One of the biggest draws of Super Bowl Sunday is the commercials. Companies pay big bucks to get in front of that many people – $3.5 million per 30 seconds this year, according to CBS – and each of them wants to stand out in the crowd. The combination often results in creative and entertaining spots, but also a few duds. This year had some interesting long-form advertisements. For example, although the two minute Dodge Ram ad said more about the industrialization and commercialization of the American food system, and what we may have lost in the process, then it did about the greatness of Dodge trucks, it still left us feeling okay about the good old American Farmer, and Dodge trucks by association.
One of the most popular commercials this year was Budweiser’s annual Clydesdale spot. Who among us didn’t tear up when that horse ran back to his daddy? The KIA spot with the elaborate explanation of where babies come from was a personal favorite, as well as the Volkswagen ad featuring the shout-out to “da lan a Ten Tousand lakes… da Go-Fa state.”
Another big draw for Super Bowl Sunday that is not related to sports is the Halftime Show. Always a big part of the spectacle the NFL puts on for its championship game; this year’s show featured a performance from the esteemed Beyoncé Knowles, with a special appearance from her former partners in crime, Destiny’s Child. Beyoncé stomped around an elaborate stage, executing fierce dance steps while surrounded by leagues of dancers and singing, not lip-syncing, a medley of her various hits.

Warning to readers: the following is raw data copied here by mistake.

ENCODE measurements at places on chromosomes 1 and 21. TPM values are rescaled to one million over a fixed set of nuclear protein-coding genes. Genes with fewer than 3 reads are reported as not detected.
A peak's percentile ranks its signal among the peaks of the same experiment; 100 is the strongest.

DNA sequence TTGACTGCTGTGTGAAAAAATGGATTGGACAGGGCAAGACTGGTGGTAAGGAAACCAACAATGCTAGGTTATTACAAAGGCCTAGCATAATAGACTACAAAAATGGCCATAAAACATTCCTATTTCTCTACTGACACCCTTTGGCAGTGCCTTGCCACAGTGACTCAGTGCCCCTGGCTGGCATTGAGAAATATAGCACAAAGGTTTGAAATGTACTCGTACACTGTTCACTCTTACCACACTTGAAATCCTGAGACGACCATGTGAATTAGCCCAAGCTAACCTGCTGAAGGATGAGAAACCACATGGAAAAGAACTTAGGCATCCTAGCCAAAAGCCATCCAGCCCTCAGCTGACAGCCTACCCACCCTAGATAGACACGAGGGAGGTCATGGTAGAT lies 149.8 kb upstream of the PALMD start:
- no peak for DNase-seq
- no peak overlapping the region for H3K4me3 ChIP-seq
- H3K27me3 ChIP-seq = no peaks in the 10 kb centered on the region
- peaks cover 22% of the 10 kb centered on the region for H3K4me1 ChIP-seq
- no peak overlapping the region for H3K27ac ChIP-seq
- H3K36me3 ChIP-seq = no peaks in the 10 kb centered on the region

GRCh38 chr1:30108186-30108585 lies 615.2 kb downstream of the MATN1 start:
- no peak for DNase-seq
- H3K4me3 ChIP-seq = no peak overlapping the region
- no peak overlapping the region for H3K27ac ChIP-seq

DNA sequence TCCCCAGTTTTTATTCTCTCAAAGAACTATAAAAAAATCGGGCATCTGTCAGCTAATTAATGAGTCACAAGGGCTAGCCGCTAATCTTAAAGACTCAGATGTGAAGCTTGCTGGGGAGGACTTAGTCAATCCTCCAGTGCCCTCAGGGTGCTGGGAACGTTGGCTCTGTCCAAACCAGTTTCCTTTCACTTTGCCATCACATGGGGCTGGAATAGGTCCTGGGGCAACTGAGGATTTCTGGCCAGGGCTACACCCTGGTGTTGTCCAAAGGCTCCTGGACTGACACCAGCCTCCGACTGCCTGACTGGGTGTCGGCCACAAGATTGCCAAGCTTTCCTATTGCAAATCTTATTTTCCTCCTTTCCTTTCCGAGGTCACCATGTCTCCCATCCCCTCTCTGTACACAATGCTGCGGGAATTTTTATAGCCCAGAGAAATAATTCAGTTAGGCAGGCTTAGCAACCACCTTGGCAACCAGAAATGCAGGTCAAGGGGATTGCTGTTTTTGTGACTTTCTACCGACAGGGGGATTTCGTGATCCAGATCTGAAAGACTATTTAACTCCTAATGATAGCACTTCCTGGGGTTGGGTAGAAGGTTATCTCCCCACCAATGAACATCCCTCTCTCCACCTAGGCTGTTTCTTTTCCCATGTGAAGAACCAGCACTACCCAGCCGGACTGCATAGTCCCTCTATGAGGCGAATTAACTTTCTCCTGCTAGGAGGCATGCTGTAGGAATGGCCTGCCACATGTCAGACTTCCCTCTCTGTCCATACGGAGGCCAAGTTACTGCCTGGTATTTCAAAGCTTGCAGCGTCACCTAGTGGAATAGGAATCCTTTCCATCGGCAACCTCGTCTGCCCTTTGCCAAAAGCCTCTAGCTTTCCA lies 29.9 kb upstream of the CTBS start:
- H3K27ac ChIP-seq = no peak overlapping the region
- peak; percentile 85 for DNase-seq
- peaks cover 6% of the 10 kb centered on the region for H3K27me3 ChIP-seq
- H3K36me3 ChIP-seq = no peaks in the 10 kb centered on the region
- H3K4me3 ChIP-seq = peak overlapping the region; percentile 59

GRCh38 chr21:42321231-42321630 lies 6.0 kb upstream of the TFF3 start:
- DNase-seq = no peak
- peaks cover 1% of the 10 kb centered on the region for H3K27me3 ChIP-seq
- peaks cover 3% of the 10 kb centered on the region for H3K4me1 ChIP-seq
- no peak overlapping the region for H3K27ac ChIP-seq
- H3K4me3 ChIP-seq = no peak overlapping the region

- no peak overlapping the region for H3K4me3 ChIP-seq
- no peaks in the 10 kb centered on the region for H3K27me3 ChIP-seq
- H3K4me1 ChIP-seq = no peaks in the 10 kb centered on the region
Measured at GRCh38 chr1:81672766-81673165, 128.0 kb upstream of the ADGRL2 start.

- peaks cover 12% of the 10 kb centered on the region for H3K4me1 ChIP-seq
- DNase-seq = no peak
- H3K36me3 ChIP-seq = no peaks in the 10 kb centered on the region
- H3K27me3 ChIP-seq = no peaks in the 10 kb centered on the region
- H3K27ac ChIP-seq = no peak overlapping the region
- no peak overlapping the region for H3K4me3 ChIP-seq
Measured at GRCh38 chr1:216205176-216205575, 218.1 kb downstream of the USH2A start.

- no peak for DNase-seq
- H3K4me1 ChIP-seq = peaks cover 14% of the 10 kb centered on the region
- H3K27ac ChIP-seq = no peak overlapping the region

The performance, while not on the level of Prince jamming on an electric guitar singing “Purple Rain” in the rain, lived up to the hype of past shows. The staging included lasers, lights, pyrotechnics, and even a giant screen that lifted from the stage floor for a nifty sequence of Beyoncé dancing with…Beyoncé. A lot of money is spent on these things, and every cent showed on the stage. It all must have consumed a massive amount of power. Maybe too much…
In one of the weirdest moments in Super Bowl history, the game was halted in the second half for 38 minutes due to a power outage in the stadium. Officials at the time had no explanation for why the power suddenly went out in half of the Superdome, even cutting power to the broadcast booth, leading to several awkward seconds of a silent video feed of a darkened stadium. Many Americans probably feared the worst, but it turned out to be an “abnormality” in the system that triggered it to shut down, and then restart on the back-up system. Many theories abound as to the cause of the incident, but I prefer to think of it like this: Beyoncé’s performance was so amazing, she knocked the lights out.
With all of that going on, it’s no wonder so many Americans were watching. And I didn’t even mention the game; which actually turned out to be pretty good in the end. All in all, it was another successful event for the NFL and their broadcast partners, this time at CBS. No matter how you feel about it, it says something about America.